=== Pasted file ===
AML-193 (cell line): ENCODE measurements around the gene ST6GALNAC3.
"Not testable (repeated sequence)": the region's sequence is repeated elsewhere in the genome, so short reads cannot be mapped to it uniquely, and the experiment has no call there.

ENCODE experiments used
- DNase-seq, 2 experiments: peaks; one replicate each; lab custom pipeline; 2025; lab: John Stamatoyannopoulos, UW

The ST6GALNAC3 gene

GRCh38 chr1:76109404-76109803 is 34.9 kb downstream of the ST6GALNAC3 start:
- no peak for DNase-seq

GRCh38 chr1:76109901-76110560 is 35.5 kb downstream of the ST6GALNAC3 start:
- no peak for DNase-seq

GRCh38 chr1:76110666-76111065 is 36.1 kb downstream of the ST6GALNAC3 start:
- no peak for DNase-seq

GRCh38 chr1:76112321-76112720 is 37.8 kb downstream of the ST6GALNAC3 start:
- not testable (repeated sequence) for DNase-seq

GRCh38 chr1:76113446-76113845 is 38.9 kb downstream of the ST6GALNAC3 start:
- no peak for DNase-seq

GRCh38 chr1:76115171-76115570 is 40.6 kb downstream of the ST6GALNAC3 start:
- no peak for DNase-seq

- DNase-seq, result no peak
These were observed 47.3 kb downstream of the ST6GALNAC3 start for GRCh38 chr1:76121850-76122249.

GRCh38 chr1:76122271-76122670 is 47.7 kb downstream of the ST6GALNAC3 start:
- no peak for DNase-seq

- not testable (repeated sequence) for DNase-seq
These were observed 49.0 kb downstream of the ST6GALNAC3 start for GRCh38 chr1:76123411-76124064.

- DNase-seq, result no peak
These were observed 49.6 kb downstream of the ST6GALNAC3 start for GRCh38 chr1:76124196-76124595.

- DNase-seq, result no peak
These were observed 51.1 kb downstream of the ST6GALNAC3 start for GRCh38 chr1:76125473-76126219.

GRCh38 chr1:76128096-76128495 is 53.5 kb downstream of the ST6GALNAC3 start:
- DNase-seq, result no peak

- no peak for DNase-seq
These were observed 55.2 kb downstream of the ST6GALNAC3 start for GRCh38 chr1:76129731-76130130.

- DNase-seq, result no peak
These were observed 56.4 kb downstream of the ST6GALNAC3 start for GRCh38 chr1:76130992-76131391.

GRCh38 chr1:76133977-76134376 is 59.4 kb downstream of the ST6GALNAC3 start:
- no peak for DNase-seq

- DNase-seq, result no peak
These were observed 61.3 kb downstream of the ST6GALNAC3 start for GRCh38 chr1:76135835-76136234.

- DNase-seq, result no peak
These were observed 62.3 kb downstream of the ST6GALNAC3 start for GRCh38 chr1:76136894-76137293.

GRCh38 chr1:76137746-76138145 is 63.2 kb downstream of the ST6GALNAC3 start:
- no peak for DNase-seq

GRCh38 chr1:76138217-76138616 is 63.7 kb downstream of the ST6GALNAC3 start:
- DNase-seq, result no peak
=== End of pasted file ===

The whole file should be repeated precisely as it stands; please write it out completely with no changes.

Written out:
AML-193 (cell line): ENCODE measurements around the gene ST6GALNAC3.
"Not testable (repeated sequence)": the region's sequence is repeated elsewhere in the genome, so short reads cannot be mapped to it uniquely, and the experiment has no call there.

ENCODE experiments used
- DNase-seq, 2 experiments: peaks; one replicate each; lab custom pipeline; 2025; lab: John Stamatoyannopoulos, UW

The ST6GALNAC3 gene

GRCh38 chr1:76109404-76109803 is 34.9 kb downstream of the ST6GALNAC3 start:
- no peak for DNase-seq

GRCh38 chr1:76109901-76110560 is 35.5 kb downstream of the ST6GALNAC3 start:
- no peak for DNase-seq

GRCh38 chr1:76110666-76111065 is 36.1 kb downstream of the ST6GALNAC3 start:
- no peak for DNase-seq

GRCh38 chr1:76112321-76112720 is 37.8 kb downstream of the ST6GALNAC3 start:
- not testable (repeated sequence) for DNase-seq

GRCh38 chr1:76113446-76113845 is 38.9 kb downstream of the ST6GALNAC3 start:
- no peak for DNase-seq

GRCh38 chr1:76115171-76115570 is 40.6 kb downstream of the ST6GALNAC3 start:
- no peak for DNase-seq

- DNase-seq, result no peak
These were observed 47.3 kb downstream of the ST6GALNAC3 start for GRCh38 chr1:76121850-76122249.

GRCh38 chr1:76122271-76122670 is 47.7 kb downstream of the ST6GALNAC3 start:
- no peak for DNase-seq

- not testable (repeated sequence) for DNase-seq
These were observed 49.0 kb downstream of the ST6GALNAC3 start for GRCh38 chr1:76123411-76124064.

- DNase-seq, result no peak
These were observed 49.6 kb downstream of the ST6GALNAC3 start for GRCh38 chr1:76124196-76124595.

- DNase-seq, result no peak
These were observed 51.1 kb downstream of the ST6GALNAC3 start for GRCh38 chr1:76125473-76126219.

GRCh38 chr1:76128096-76128495 is 53.5 kb downstream of the ST6GALNAC3 start:
- DNase-seq, result no peak

- no peak for DNase-seq
These were observed 55.2 kb downstream of the ST6GALNAC3 start for GRCh38 chr1:76129731-76130130.

- DNase-seq, result no peak
These were observed 56.4 kb downstream of the ST6GALNAC3 start for GRCh38 chr1:76130992-76131391.

GRCh38 chr1:76133977-76134376 is 59.4 kb downstream of the ST6GALNAC3 start:
- no peak for DNase-seq

- DNase-seq, result no peak
These were observed 61.3 kb downstream of the ST6GALNAC3 start for GRCh38 chr1:76135835-76136234.

- DNase-seq, result no peak
These were observed 62.3 kb downstream of the ST6GALNAC3 start for GRCh38 chr1:76136894-76137293.

GRCh38 chr1:76137746-76138145 is 63.2 kb downstream of the ST6GALNAC3 start:
- no peak for DNase-seq

GRCh38 chr1:76138217-76138616 is 63.7 kb downstream of the ST6GALNAC3 start:
- DNase-seq, result no peak